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12 From then on Pilate tried to find a way out of the situation and to set him free, but the Jewish authorities shouted him down: “If you let this man go, you’re no friend of Caesar! Anyone who declares himself a king is an enemy of the emperor!”[a]

13 So when Pilate heard this threat, he relented and had Jesus, who was torn and bleeding, brought outside. Then he went up the elevated stone platform and took his seat on the judgment bench—which in Aramaic is called Gabbatha,[b] or “The Bench.” 14 And it was now almost noon. And it was the same day they were preparing to slay the Passover lambs.[c]

Then Pilate said to the Jewish officials, “Look! Here is your king!”

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Footnotes

  1. John 19:12 In essence, these words were a form of blackmail as the Jewish authorities were reminding Pilate that it would ruin his career if he pardoned Jesus. The term “friend of Caesar” was an honorific title given only to the ruling wealthy class of Romans who would have access to the emperor’s court. Many of these friends of Caesar were senators and members of the Equestrian Order, known also as the Knights. Pilate’s position was a political appointment due to his being a member of this elite class of Romans who took an oath of loyalty to Caesar. They were, in effect, threatening to inform Rome that Pilate was allowing treason in Caesar’s empire. As one historian remarked, “One false move and his appointment would be cancelled and his career finished” (P. Barnett, Jesus and the Rise of Early Christianity: A History of New Testament Times, Illinois: InterVarsity, 1999, p. 147). This overruled Pilate’s desire to set Jesus free. He went on to condemn him to death. To place your career over Jesus is never wise.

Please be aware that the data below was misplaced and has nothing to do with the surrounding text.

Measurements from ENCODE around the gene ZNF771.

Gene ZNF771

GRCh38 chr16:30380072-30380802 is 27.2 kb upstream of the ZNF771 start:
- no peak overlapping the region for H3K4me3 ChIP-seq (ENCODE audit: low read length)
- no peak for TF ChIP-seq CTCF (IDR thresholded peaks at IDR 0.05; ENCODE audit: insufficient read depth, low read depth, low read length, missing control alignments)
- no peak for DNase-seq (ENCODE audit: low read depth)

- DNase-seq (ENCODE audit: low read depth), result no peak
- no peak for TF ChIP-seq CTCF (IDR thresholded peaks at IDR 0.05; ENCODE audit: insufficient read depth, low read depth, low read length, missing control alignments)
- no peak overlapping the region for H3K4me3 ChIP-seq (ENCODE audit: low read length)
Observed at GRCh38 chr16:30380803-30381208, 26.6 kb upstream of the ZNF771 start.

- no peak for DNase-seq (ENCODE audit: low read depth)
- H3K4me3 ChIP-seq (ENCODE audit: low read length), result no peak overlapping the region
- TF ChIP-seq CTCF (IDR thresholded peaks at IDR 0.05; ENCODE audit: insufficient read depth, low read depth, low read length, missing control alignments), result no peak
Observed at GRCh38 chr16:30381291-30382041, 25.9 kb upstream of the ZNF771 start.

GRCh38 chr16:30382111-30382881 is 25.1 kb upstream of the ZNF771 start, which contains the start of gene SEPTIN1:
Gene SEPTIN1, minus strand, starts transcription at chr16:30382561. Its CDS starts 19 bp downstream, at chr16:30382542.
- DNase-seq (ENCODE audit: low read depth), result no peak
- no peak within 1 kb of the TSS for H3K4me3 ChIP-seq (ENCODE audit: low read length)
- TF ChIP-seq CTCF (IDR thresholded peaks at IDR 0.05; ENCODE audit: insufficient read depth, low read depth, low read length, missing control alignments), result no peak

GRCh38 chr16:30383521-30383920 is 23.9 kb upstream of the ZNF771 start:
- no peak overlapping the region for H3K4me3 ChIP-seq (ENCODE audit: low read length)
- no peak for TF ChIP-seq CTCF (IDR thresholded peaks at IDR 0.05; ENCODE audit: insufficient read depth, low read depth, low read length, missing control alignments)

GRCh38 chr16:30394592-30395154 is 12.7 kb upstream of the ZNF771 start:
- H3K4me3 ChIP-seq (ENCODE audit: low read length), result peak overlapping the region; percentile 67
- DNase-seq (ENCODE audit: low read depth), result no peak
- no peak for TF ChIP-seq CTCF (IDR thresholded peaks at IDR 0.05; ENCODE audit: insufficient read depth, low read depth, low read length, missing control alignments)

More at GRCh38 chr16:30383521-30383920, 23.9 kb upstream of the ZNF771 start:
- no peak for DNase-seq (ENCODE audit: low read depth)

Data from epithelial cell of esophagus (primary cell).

2. John 19:13 Gabbatha is an Aramaic compound word meaning “on the side of the house” (gab, “on the side,” and batha, “the house”). This would be a stone bench that was used by Pilate to issue sentence. See 2 Chron. 7:3; Ezek. 40:17.
  3. John 19:14 Jesus, our Passover Lamb, would be crucified at the very moment Jewish priests were slaughtering lambs in the temple. See Ex. 12:6. Because there were so many lambs to be killed, the priesthood in that day extended the time of slaughter from noon to twilight—the very hours Jesus was on the cross.

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